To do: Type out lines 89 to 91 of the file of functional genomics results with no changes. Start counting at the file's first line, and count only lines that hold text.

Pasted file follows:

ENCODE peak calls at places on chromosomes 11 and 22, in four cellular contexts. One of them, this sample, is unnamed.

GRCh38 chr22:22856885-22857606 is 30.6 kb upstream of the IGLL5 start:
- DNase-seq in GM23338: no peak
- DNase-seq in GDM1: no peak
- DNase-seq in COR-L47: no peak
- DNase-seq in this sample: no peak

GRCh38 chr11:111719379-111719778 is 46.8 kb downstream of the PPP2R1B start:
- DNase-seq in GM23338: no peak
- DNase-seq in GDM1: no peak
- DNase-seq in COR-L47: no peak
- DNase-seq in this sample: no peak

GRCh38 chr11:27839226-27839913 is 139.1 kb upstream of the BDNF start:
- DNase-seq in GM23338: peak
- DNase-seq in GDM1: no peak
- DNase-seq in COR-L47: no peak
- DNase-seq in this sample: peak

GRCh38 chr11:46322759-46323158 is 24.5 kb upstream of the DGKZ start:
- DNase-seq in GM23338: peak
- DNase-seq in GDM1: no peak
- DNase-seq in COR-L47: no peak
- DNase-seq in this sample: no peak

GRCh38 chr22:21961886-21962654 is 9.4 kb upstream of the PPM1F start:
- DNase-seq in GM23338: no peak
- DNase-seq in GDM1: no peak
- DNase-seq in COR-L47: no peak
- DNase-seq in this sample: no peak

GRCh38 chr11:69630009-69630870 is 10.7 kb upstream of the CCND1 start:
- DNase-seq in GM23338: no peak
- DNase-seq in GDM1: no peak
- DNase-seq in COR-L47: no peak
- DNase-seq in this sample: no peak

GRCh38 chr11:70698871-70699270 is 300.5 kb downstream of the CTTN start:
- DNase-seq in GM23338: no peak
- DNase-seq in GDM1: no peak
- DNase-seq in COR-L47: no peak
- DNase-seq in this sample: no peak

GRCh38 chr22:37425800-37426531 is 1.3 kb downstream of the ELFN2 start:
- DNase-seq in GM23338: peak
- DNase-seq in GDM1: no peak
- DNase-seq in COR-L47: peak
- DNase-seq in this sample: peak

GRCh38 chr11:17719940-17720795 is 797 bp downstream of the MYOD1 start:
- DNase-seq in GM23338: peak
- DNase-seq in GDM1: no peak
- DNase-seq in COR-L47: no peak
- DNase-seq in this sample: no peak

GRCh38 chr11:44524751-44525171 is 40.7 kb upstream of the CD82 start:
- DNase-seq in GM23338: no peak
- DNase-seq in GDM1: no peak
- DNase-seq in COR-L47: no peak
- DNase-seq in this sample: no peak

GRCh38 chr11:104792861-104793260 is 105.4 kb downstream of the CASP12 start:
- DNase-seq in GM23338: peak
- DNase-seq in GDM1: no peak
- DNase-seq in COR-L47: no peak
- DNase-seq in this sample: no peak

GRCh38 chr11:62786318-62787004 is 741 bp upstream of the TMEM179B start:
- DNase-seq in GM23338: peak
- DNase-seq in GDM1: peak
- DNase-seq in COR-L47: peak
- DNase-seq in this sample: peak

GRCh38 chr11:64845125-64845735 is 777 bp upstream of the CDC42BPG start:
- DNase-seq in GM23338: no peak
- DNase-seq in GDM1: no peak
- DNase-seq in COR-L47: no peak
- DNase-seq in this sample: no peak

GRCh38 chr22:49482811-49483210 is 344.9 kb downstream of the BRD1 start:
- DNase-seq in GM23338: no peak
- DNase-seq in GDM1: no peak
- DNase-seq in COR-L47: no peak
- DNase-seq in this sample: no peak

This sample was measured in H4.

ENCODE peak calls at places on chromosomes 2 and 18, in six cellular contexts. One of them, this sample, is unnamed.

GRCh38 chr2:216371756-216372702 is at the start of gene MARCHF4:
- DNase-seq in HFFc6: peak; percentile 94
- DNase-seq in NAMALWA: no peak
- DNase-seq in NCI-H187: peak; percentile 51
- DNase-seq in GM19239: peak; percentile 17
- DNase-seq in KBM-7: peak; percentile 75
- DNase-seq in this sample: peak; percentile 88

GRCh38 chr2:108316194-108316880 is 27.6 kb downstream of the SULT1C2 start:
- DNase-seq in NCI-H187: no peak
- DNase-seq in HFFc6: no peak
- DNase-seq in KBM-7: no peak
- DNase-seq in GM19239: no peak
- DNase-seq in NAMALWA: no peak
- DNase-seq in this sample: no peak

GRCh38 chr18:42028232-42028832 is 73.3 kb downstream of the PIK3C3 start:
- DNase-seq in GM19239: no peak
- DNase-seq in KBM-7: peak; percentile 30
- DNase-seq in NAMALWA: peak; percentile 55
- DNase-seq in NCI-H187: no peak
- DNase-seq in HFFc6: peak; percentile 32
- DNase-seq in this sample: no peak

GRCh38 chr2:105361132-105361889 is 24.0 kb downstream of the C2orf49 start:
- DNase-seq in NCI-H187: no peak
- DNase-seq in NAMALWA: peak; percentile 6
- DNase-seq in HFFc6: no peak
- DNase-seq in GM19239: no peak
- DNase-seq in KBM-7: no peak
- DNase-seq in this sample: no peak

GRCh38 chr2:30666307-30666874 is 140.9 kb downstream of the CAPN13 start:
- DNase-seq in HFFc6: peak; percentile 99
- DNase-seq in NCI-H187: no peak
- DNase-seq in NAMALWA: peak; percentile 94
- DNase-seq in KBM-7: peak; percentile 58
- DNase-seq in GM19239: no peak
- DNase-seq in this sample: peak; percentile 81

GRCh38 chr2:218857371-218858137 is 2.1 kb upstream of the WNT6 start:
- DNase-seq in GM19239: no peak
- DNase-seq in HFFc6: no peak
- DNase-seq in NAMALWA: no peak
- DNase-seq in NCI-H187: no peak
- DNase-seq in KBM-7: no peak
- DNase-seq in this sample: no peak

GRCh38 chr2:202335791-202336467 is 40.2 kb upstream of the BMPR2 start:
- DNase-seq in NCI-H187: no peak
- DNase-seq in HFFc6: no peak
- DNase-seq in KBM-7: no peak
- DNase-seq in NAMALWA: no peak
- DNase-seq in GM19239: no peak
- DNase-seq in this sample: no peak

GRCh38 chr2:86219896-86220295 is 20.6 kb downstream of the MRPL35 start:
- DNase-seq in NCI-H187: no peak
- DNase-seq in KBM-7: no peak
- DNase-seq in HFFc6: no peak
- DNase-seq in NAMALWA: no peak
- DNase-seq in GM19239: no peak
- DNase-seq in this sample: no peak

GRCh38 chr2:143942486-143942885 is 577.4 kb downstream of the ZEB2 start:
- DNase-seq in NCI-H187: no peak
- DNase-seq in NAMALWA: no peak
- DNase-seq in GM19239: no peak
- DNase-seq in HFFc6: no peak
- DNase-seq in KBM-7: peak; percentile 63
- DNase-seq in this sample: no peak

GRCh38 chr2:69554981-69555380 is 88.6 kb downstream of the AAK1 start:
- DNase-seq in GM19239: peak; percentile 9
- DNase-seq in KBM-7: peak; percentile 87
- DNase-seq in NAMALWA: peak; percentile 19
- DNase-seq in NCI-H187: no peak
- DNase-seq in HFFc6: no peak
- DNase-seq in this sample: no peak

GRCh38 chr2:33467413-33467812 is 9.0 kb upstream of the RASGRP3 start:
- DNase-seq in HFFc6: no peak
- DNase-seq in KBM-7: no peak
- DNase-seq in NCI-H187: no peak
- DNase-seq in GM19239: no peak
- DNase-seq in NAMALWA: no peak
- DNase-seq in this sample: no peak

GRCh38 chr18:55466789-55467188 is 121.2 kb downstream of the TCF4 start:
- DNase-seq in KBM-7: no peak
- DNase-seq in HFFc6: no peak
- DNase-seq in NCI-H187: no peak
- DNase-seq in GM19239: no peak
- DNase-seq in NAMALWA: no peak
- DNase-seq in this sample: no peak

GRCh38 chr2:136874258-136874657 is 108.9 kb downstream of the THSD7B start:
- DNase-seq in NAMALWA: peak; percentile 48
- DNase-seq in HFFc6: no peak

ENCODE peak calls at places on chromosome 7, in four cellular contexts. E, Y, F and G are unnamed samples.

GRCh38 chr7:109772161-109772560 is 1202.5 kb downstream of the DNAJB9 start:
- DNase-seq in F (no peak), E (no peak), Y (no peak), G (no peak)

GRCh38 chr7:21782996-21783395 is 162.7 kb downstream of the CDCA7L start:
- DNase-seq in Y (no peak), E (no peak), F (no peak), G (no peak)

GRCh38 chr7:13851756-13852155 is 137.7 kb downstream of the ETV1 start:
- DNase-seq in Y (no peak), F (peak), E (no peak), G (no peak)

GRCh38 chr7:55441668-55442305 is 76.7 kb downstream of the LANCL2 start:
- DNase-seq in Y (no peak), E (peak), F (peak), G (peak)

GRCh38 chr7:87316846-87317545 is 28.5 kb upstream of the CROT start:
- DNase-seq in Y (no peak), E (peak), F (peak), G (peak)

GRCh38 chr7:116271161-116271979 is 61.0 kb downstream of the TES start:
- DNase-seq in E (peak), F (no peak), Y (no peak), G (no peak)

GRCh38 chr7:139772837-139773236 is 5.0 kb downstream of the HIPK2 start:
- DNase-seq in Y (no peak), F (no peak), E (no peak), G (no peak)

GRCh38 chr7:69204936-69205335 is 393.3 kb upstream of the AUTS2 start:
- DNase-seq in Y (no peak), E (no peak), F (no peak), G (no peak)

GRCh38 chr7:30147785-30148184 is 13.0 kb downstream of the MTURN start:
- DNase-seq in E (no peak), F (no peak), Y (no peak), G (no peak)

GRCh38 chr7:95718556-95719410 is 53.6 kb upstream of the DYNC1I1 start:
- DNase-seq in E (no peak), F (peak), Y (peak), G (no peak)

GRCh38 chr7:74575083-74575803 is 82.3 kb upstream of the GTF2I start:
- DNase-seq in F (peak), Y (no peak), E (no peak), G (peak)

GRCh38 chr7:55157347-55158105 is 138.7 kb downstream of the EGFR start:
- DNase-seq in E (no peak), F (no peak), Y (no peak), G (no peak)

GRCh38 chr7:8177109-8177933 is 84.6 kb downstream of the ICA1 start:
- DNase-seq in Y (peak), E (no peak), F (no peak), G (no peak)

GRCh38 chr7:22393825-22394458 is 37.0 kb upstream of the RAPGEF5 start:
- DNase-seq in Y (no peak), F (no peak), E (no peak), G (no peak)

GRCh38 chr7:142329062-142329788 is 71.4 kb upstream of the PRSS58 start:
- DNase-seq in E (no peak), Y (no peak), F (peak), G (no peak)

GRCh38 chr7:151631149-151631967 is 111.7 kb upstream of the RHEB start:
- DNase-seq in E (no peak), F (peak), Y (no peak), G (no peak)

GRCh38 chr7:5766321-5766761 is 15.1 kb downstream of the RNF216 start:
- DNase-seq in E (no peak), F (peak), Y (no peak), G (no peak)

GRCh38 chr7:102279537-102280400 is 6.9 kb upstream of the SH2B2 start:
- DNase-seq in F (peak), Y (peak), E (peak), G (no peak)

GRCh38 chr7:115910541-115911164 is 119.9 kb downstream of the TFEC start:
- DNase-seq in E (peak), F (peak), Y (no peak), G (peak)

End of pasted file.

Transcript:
- DNase-seq in GM19239: no peak
- DNase-seq in KBM-7: peak; percentile 30
- DNase-seq in NAMALWA: peak; percentile 55